First, let me disclose that in no way, shape, or form am I accusing or suggesting that any certain person or seller is attempting to cheat, fool, scam, beguile, or rip you off with these “unsearched” rolls for sale. This guide I wrote should be considered as ‘my opinion only’ and used for educational purposes only. However, there’s a few sellers that who do use this as a trick to make more profit.

The first set of pictures show the tools used: A count tray, end rollers, and of course the empty ‘preformed’ coin tubes. Cost equals about $18.00 to get started.
Looking closely at picture #6, you can see inside the recessed rolling ring of the square plastic end crimper. Can you see the small raised bar or nub? This is the part of the ‘roller’ that curls the paper into its doughnut shape as you gently push in and twist the tool. Like everything else in life, the more you do it, the better you get and I have seen some “expert” work by some of these sellers.


Looking at the picture labeled ‘M’, you will see: ‘factory’ creasing (green arrows), a tight ‘paper split’ (blue lines), & the highest points that are ‘ROUNDED’. This is a factory, as they call it, end crimp. Expert roll makers are not even able to get this ‘true roundness’, due to the bar or nub on the roller we saw in the close up discussed earlier. They will look close, but if you inspect the pictures closely, the “non-factory” rolls will show some very faint ‘flatness’ to this top area and it’s not the same as storage “smashed”.

Have I ever purchased a ‘stacked’ roll before because the ‘end coin’ was a supposed ‘seller unaware’ rare variety. What’s the most I have ever seen a stacked roll sell for? Just over $1700.00 What was it? A roll advertised as a back-2-back BU/MS/RD 1909 VDB Lincoln Cent Roll. What did I see? 2 XF+ low contact, completely cleaned & dipped coins. (Was this a heavy shill bid auction? The second place bidder had a 96% bid ratio for that seller over the past 30 days, a 64 feedback, with 36 bids alone on this 1 item.)

Was there a “possible ‘S’ mintmark” in the description? Of course. Also beware, there is a lot of word-play going on, for instance, “double die”, “doubling”, “die double”, “with doubling”. The correct term is “Doubled Die” for those varieties so read the descriptions, they are not ‘lying’, as far as those “coin strikes” go, (letting you, not yet educated enough in that area, think that they are rare) but these are ‘striking anomalies’, but back to rolls.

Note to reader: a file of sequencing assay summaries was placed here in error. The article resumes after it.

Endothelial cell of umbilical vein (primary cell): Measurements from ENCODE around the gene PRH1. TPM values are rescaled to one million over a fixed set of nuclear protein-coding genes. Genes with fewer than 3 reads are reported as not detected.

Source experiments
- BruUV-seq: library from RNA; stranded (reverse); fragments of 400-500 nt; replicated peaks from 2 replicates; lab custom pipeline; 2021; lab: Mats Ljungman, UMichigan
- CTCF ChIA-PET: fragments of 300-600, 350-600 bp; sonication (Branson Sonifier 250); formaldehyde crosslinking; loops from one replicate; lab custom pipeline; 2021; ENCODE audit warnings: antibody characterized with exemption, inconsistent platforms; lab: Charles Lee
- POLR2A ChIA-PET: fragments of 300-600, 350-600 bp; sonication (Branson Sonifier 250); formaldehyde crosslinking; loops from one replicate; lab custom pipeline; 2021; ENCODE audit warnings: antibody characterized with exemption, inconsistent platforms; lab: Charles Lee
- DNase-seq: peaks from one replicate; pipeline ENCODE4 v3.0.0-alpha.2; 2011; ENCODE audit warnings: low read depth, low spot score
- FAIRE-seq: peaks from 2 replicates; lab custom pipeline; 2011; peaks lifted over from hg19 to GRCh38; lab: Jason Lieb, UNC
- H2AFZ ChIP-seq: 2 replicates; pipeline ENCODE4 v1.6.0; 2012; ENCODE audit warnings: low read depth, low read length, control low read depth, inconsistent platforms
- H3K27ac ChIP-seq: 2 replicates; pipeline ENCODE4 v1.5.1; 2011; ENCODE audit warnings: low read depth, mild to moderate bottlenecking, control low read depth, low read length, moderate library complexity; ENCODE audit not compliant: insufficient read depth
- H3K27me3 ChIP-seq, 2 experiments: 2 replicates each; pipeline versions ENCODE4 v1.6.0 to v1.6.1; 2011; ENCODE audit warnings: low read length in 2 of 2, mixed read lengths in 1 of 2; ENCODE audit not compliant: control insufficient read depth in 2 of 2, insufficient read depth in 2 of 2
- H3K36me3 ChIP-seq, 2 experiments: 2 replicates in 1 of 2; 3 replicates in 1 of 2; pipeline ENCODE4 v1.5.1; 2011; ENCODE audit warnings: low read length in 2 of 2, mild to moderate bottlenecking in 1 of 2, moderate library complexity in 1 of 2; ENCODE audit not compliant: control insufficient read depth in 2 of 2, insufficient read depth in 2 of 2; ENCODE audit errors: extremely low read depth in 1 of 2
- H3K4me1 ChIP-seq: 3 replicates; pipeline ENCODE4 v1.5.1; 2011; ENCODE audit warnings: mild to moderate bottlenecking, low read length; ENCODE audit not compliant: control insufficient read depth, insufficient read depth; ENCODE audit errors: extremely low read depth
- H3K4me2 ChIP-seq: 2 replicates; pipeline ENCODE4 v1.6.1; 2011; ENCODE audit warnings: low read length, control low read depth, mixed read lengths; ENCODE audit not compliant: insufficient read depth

If I have my pre-teen children at home making just 100 of these rolls a week to sell, and I close up the end, it is “un-searched” by me, right? However the big pile of coins used to make these rolls was searched by someone. So purchasing OBW’s (original bank wrapped) rolls is a bit of an art form and takes skill.

Someone at Heritage, whom I am not sure, figured the odds of a roll with BU/MSRD back to back 1909 S VDB’s somewhere around 1:170,000,000. Now this is common sense talking here. I don’t care who you are, if there is a roll with a high value or key date end coin showing, you’re not going to auction it for .99¢ no reserve!

You must also remember when looking at crimped and possibly unsearched rolls that you can see any possible damage to the rim nor can you see the other side. You just can’t be certain if the coin has been cleaned or damaged when it’s inside a wrapper, and it becomes a crap shoot when you buy these, hoping you’re getting something good for your money.

So, take a few minutes to look at the images posted. You should see some distinguishing characteristics that should tip you off on if the roll is not an old bank wrapped roll.